Patients see empathetic physicians as more competent

The so-called "warmth/competence trade-off" — in which people perceive an inverse relationship between empathy and competence — may not hold true for physicians, according to a recent study from Yale University, published in PLOS ONE.

Based on the study's findings, patients perceive their physicians as more competent when they demonstrate empathy through nonverbal behaviors such as eye contact and body language. Researchers conducted the study online by asking participants to judge a physician's warmth and competence based on still photographs of empathetic and "unemphathetic" nonverbal behavior between a physician and patient, coupled with the same script. They also tested the script with photographs of physicians wearing white coats and those not wearing white coats.

The results indicated patients perceived physicians who demonstrated empathetic nonverbal behaviors as more warm and competent, regardless of the presence of a white coat.

"Our findings might reflect a changing concept of the role of doctors in our society," study author Gordon Kraft-Todd, a PhD student in Yale's Human Cooperation Laboratory, wrote in an article on the study for Scientific American. "No longer are they judged solely on their technical competence — that is, their ability to perform medical procedures. Rather they may increasingly be judged on their interpersonal competence — that is, their ability to navigate the difficult social interactions inherent in managing patients' illness and wellness."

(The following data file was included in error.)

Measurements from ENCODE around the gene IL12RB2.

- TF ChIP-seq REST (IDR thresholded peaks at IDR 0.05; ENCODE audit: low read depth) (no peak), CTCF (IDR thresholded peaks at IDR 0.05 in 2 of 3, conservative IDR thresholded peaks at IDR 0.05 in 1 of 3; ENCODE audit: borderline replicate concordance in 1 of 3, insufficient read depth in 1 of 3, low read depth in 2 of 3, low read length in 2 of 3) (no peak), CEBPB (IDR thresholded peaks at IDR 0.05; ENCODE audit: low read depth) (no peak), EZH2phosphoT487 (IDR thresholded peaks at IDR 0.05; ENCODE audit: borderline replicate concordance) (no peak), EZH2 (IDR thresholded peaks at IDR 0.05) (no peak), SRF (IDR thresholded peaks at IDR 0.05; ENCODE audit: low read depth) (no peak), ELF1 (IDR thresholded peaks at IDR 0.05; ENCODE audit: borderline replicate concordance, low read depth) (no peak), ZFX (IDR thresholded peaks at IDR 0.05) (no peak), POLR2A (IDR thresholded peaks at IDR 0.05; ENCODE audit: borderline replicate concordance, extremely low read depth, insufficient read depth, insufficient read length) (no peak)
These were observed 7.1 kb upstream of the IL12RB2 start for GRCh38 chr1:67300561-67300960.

These findings are important because the relationship between perceived warmth and competence does not always go hand in hand. In some scenarios when a person is perceived as friendlier, research indicates people tend to perceive them as less confident, and vice versa, Mr. Kraft-Todd writes. However, the study demonstrates physicians should practice both hard and soft skills to best manage patients' experience and health.

 

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